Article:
1. Reply
    M. K. Clinton
    December 13, 2017 at 8:53 am

    I love the Clever Pet and it is something we would enjoy watching the boys entertain themselves with! I knew Rooney could do it.
    M. K. Clinton recently posted…Confessions of a SqueakaholicMy Profile

  2. Reply
    Lola The Rescued Cat
    December 15, 2017 at 9:42 am

    I’m glad Rooney ended up liking the Clever Pet. I think this is such a clever (hence the name, I suppose) puzzle for dogs. It looks like a lot of fun.
    Lola The Rescued Cat recently posted…Blogging Cats Weekly Planner – Get The Discount Code!My Profile

  3. Reply
    Anita Aurit
    December 15, 2017 at 12:21 pm

    I saw this at BlogPaws and loved reading your write up of how it actually works with dogs. What a great idea. All of us pet parents are always looking to enrich the environment for our fur kids and this sounds like an excellent way to keep them interested and happy.

  4. Reply
    Tenacious Little Terrier
    December 15, 2017 at 3:10 pm

    It’s great he finally got accustomed to it. Mr. N wasn’t quite sure what to make of the noise coming from my friend’s remote feeder toy but that didn’t stop him from eating the food!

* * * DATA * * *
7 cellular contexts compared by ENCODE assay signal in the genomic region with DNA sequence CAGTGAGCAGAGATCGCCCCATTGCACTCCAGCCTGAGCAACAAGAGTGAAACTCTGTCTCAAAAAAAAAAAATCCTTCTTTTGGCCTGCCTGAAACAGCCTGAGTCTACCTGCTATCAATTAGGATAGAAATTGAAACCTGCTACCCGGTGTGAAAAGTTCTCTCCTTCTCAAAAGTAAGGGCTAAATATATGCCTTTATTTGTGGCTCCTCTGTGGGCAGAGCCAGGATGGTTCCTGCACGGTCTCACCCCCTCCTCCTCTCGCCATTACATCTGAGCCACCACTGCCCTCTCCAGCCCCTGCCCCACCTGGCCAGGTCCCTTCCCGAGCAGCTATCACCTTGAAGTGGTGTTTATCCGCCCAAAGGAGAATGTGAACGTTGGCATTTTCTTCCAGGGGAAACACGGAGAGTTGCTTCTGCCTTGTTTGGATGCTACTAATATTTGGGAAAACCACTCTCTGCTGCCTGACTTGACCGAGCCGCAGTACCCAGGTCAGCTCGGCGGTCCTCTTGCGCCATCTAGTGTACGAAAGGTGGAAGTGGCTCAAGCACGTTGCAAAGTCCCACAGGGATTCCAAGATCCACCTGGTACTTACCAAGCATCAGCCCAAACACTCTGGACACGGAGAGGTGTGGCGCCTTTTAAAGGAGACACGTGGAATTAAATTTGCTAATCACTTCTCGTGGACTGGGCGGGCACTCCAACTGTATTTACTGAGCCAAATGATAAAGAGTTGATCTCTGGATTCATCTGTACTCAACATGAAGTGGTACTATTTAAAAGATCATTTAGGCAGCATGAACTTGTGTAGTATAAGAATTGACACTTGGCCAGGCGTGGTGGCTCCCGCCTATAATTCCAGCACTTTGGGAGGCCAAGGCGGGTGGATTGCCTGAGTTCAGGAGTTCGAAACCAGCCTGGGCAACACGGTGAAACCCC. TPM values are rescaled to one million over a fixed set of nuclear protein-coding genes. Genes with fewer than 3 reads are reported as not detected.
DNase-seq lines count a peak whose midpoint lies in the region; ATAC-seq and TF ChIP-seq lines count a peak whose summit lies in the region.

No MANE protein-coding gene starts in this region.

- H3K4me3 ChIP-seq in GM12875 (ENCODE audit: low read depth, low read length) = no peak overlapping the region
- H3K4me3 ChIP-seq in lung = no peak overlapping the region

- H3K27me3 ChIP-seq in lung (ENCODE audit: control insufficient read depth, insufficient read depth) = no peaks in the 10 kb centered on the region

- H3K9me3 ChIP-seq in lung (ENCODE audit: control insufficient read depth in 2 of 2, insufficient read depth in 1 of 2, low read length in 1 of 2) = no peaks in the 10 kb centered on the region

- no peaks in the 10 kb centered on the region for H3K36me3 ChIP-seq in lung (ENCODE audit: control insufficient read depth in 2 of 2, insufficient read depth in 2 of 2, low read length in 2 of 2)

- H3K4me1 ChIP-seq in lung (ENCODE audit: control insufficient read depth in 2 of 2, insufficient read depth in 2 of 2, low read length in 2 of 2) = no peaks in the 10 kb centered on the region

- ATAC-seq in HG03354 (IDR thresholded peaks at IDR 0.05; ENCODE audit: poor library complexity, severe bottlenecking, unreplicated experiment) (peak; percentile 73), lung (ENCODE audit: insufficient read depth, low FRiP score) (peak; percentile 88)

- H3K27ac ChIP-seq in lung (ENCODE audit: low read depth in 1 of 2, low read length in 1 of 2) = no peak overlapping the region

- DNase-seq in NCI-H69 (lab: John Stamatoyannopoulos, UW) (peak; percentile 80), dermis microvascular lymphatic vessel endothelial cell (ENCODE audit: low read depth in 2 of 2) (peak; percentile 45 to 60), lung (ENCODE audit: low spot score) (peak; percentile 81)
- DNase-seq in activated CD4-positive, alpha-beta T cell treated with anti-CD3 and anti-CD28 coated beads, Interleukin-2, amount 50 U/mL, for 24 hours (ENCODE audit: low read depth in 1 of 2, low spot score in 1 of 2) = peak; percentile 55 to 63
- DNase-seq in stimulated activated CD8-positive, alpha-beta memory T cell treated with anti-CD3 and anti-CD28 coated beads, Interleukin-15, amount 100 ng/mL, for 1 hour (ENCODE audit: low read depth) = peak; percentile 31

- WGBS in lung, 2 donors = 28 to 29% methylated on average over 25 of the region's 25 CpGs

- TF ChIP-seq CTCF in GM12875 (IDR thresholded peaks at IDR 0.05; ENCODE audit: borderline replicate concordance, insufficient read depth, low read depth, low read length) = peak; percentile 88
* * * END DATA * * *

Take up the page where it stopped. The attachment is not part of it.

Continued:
5. Reply
    Jana Rade
    December 15, 2017 at 3:39 pm

    I’m seriously thinking about getting one. Hopefully sophisticated enough for Cookie. Any other puzzle doesn’t challenge her more than the first time she gets it and some are just too obvious from the first minute.

  6. Reply
    Jessica @youdidwhatwithyourwiener
    December 15, 2017 at 4:19 pm

    Gretel’s problem with puzzles is that she figures them out in like 5 minutes and then it becomes a neat feeding dish. I saw the CleverPet Hub when I was visiting Jodi Chick. Gretel was with me and she definitely seemed intrigued but a little scared of it. I’ve thought about getting her one though because it’s something she can’t figure out quickly. I like the idea of feeding her from it when it’s off first and then transitioning. I think that would work for her to get it used to it.

  7. Reply
    Lori Hilliard
    December 16, 2017 at 12:16 pm

    I’m looking forward to your next post about Clever Pet. I’m actually glad that you outlined the steps you took to introduce the new noises to Rooney. But would this toy work for my dog, who is deaf? It’s difficult to find interactive toys to stimulate Soldier because he lost his hearing in his old age, and I’d really like to find something that would keep him interested.

  8. We’ve worked with the CleverPet Hub before and really liked it. Two of my dogs thought it was the best thing ever, but my Border Collie mix, Lilah, was having none of it. The challenge in our household is there are inquisitive cats as well, and I don’t want to encourage any resource guarding between dogs and cats. Thus I can only bring out the Hub when the cats are otherwise occupied. Other than that, I think it’s a great way to stimulate a pet’s mind. And that means a happier pet.